A number of Republican politician decided that it was a good moment to start a GOP “Texodus.” Senator “Flyin’” Ted Cruz hopped a plane for a family vacation at a luxurious resort in Cancun, Mexico. Once the story hit social media and then the mainstream press, Cruz came home, saying he’d only left town because his kids asked him too. Texas Attorney General Ken Paxton left the week for Utah. Paxton tweeted he needed to be in Utah for an in-person law enforcement demonstration and to meet with Utah’s attorney general. Upon his return, he didn’t respond to press inquiries about holding ERCOT responsible for power failures. State rep. Gary Gates (R- Ft. Bend) took his private jet for a family getaway in Orland, FL after the family’s pipes burst. Sadly, none of his neighbors or the millions of other Texans with burst pipes got an invitation.
But the more important Republican responses has been the public relations offensive in the defense of their deregulatory practices.
Their first wave of attack was against green energy. Internet rumors circulated that the rolling power outages were a result of “frozen wind turbines.” While some turbines froze without proper de-icing materials (another result of the lack of winterizing by state regulatory agencies), less than 15% of Texas electricity comes from wind power. Instead what froze and caused the power outages was the more than 80% of Texas power coming from gas, coal and nuclear power.
For what it’s worth, the images circulated in the rapid response disinformation campaign turned out to be frozen wind turbines in Sweden from 2013.
Next, Greg Abbott appeared on Fox News promoting the failure of clean energy and then followed up with the lie “this shows how the Green New Deal would be a deadly deal for the United States of America.” By the way, the Green New Deal has never actually been up for a vote in Congress. After that, Perry double-downed with anti-government rhetoric saying that Texans sitting at home in the freezing dark to keep the federal government out of their business. And, of course, Senator John Cornyn followed up saying that Texas should “trust the free market.”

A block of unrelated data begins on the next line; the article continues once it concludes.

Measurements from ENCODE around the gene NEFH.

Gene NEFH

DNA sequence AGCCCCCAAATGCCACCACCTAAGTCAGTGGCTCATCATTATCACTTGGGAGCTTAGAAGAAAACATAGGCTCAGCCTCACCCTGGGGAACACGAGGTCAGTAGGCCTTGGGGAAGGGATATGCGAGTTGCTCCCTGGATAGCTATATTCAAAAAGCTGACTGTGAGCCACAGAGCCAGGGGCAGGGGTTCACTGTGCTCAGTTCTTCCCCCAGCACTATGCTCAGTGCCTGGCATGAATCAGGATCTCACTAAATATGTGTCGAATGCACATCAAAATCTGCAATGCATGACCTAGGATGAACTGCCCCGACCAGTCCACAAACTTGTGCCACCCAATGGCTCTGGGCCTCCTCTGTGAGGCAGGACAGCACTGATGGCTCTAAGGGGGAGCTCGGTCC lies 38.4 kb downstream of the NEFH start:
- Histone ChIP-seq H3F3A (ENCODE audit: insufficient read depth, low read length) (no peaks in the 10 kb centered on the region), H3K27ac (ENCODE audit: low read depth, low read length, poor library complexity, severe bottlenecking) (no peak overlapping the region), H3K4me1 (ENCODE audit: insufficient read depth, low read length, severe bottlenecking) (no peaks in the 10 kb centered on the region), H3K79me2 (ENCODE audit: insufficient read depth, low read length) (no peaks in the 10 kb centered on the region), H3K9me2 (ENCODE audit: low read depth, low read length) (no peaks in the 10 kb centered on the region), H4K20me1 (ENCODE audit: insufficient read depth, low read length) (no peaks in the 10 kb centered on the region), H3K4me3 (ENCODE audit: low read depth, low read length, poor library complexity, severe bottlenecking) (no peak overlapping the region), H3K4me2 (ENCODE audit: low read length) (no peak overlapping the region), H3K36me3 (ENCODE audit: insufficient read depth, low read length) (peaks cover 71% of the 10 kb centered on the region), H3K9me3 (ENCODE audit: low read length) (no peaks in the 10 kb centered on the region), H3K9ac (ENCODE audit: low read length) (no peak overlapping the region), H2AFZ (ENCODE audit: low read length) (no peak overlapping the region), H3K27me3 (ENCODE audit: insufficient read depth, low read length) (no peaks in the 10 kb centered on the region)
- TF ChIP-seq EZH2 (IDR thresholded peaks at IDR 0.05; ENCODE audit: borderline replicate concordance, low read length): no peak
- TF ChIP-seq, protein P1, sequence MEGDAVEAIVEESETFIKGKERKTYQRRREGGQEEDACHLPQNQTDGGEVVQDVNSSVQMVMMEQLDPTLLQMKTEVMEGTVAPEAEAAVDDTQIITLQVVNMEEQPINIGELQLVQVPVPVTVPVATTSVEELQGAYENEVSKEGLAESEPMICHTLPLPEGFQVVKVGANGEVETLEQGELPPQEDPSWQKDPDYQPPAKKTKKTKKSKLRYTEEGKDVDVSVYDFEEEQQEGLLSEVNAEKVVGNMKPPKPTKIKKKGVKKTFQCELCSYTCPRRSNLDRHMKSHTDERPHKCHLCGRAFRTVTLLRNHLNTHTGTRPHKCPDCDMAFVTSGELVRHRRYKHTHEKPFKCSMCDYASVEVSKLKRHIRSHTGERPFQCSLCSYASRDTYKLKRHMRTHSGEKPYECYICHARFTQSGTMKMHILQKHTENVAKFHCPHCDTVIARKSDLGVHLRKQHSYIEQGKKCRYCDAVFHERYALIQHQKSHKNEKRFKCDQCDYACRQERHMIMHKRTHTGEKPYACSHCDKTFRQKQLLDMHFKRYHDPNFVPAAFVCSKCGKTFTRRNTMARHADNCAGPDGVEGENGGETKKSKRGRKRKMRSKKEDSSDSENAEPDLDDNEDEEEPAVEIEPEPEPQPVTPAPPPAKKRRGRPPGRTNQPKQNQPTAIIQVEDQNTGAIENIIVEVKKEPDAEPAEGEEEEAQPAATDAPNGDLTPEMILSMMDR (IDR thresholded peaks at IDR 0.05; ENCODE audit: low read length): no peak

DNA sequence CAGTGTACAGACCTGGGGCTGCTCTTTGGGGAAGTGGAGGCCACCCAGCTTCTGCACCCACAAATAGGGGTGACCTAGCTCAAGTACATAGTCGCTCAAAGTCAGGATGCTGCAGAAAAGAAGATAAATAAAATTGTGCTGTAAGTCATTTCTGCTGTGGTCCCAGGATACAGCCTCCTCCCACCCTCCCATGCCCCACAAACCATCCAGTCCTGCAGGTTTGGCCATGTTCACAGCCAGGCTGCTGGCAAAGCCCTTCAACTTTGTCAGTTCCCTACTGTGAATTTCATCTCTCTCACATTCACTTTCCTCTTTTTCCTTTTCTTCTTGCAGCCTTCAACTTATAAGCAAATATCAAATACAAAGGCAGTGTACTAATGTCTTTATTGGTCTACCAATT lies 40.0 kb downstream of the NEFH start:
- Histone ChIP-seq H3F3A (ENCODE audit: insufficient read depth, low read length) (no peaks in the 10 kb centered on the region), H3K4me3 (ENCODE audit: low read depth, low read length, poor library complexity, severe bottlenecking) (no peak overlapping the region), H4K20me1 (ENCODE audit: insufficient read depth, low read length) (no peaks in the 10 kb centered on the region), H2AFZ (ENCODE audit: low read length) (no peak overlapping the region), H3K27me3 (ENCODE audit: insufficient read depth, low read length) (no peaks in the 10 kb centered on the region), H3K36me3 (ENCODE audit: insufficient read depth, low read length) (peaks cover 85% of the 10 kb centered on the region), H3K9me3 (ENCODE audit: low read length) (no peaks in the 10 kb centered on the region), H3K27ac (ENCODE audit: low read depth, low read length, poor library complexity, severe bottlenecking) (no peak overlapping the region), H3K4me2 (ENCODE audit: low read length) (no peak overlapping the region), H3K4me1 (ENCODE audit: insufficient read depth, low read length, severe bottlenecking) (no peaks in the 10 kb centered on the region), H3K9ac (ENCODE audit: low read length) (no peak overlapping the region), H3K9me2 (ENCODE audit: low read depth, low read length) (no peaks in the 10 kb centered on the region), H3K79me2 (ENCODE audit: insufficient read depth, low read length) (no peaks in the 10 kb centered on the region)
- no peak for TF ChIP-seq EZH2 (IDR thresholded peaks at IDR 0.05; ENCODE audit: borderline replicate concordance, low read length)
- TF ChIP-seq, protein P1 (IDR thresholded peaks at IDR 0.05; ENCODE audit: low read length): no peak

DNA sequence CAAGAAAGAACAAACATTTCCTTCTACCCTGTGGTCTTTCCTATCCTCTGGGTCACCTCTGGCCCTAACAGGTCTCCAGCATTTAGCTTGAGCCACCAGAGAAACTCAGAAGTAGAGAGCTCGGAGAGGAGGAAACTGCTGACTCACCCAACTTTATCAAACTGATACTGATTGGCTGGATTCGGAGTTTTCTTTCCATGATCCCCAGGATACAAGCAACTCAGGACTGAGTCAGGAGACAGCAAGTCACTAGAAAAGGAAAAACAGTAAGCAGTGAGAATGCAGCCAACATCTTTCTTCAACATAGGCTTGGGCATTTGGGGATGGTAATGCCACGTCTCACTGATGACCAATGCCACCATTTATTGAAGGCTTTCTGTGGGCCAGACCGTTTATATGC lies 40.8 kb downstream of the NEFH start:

Climate campaigner Jamie Henn of Fossil Free Media recently told the podcast that I co-host, the Green and Red Podcast, that this is a normal playbook put out by Big Oil’s spin machine.
At the same time, the fossil fuel sector is making a “jackpot.” Natural gas companies have announced record profits with spiking gas prices as demand has far exceeded supply. Billionaire owner of the Dallas Cowboys Jerry Jones owns 75% majority of shale driller Comstock Resources and will be a major beneficiary of the crippling Texas winter. At the same time, ordinary Texans are getting exorbitant electricity bills. The New York Times reported that Scott Willaboughy, a retired army vet in the Dallas area living on social security, received a montly bill of $16,752. Not only were people left alone freezing in the dark, they are also now on the wrong end of the class divide. Furthermore, this is all designed to keep a greedy few wealthy and out of reach of any accountability from the rest of us.
In the wake of the Texas freeze and power outages, mutual aid networks across the state have sprung into action. In the state’s capitol, networks strengthened during the pandemic and George Floyd uprisings are canvassing East Austin neighborhoods asking what residents and elders need. At this point, according to Austin organizer Debbie Russell, the city government takes cues from the mutual aid networks at this point. Volunteer networks of anarchists, Beto O’Rourke supporters, Black Lives Matter protesters and other left-liberal types in Texas are distributing food and warm clothes, finding shelter for the houseless and making sure elders are safe. Socialist foil to the far right Alexandria Ocasio-Cortez has raised millions and traveled to Ted Cruz’s hometown of Houston to work at a local food bank.
When Hurricane Katrina made landfall on the Louisiana coast in 2005, the first disaster came from the climate enhanced storm. Next, government deregulation failed New Orleans by leaving inadequate levees to stop floods. After that, came from the government’s inability to muster disaster relief. In Texas, it’s been Hurricane Katrina at a Texas sized scale. First, a climate enhanced polar vortex swept into the region. Next, deregulated oversight and power operations failed to maintain the electric grid. After that, Texas officials failed to muster disaster relief. Millions were left without power and water in a polar vortex. The winter weather in Texas may be over, but the underlying issues of the crisis still remain.